Monday, December 14, 2009

Portland (OR) celebrates its progress toward ‘sweat-free’ procurement

“When we put on our uniforms and wear city-supplied hats and T-shirts, we need to be assured these products are not produced under sweatshop conditions.” That’s what Richard Beetle, business manager of the Laborers local union, said when the city council of Portland, Oregon, last year decided that the city would purchase only uniforms and other apparel that are “sweat-free.”

This Friday afternoon, November 18, Portland marks that breakthrough by holding an after-work party in City Hall. Mayor Sam Adams will be there to help celebrate the success of the “SweatFree Procurement Policy” he sponsored while he was a city commissioner. A former garment worker, Gloria Gonzalez, will describe her years in sweatshops and the plight of millions of women and girls still working in them.

City Hall will be adorned with profiles of garment workers around the world painted by Janet Essley. The Essley painting above, of a garment worker in Haiti, is one of the 23 in a traveling exhibit that gives “a human face to the workers behind the uniforms of our police, firefighters, and other public employees.”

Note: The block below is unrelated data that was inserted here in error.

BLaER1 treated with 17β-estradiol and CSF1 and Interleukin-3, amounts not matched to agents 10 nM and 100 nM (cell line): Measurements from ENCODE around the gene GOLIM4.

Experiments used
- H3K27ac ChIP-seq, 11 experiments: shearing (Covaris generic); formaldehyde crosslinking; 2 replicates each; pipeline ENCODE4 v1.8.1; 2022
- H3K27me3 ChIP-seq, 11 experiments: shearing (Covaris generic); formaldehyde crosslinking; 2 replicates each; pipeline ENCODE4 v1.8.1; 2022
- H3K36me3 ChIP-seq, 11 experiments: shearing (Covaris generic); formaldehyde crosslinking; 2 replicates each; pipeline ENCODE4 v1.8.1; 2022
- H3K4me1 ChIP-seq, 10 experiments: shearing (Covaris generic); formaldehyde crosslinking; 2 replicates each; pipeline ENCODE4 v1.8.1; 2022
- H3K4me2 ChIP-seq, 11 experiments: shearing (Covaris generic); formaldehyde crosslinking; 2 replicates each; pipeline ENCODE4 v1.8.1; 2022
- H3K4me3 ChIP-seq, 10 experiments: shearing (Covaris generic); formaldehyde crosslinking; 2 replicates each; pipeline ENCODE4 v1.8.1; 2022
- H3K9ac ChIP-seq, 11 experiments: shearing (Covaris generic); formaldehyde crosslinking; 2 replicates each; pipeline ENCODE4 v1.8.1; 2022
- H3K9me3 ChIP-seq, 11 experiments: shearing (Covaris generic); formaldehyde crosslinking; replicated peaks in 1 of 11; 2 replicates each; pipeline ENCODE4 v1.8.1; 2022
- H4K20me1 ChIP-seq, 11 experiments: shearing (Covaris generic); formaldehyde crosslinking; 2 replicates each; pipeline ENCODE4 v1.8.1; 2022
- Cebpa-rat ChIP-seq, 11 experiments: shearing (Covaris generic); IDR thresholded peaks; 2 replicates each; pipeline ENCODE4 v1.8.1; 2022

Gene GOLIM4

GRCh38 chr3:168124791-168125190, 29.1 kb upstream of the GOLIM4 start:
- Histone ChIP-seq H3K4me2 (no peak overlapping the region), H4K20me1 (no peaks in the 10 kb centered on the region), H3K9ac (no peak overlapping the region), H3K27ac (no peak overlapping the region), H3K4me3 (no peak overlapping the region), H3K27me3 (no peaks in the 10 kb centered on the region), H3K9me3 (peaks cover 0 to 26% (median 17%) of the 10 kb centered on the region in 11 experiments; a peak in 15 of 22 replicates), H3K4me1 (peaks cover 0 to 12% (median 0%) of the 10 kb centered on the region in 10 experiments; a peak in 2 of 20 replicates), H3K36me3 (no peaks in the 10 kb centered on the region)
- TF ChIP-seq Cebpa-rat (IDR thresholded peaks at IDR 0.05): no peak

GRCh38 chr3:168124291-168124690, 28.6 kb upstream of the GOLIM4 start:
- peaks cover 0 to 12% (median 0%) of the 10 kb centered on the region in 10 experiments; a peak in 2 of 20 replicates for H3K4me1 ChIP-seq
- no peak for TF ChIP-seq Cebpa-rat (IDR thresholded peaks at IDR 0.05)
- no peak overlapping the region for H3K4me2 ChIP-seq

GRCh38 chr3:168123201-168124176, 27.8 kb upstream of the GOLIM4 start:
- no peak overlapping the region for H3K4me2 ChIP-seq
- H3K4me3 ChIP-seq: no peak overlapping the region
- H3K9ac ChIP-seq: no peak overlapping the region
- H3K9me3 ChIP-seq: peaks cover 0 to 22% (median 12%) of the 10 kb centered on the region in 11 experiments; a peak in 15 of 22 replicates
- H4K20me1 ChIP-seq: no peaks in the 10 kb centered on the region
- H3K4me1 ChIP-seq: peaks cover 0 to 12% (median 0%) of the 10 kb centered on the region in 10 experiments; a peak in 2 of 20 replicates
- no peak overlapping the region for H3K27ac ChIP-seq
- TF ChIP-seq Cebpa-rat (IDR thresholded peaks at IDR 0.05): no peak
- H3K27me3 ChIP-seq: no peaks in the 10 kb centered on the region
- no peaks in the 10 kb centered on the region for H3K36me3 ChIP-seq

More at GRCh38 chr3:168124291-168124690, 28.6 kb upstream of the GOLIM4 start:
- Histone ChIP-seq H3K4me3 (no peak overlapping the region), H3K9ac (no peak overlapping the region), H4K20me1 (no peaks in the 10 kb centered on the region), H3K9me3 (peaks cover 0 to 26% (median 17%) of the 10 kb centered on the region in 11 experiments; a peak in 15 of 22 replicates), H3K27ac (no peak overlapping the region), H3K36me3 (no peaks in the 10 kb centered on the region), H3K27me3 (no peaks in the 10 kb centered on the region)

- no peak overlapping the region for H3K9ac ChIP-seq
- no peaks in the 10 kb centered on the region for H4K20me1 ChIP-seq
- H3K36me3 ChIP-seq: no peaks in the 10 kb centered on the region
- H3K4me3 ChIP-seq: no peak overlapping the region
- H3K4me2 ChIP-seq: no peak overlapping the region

The city now spends about $20,000,000 a year on uniforms, almost all made in “sweatfree” workplaces. Under the policy adopted on October 15 last year, the city plans to expand sweat-free procurement to other products, such as computers.

Portland isn’t pursuing this policy alone. It belongs to “SweatFree Communities,” a network of 39 cities, 15 counties, eight states, and more than 100 public school districts, all dedicated to ending the use of taxpayer dollars in global sweatshops and in domestic work places with substandard work places.

Portland has also joined a SweatFree Communities program, the national SweatFree Purchasing Consortium, a pioneering effort seeking to fill a vacuum on the production side.

At present there is a huge shortage of factories in the world that can be counted on to deliver sweat-free goods. With the purchasing power inherent in a much-enlarged group, the Consortium would represent enough demand to build a large set of reliable sweat-free suppliers.

The goal, therefore, is not only negative – to end public procurement from sweatshops -- but also positive: to establish incentives toward the creation of alternative sources.

Taking the “sweat” out of the world’s sweatshops will require a combination of governmental and nongovernmental levers. Public procurement with a conscience is one of them.

(Interested in displaying the Essley garment worker paintings in your community? Check the art section at

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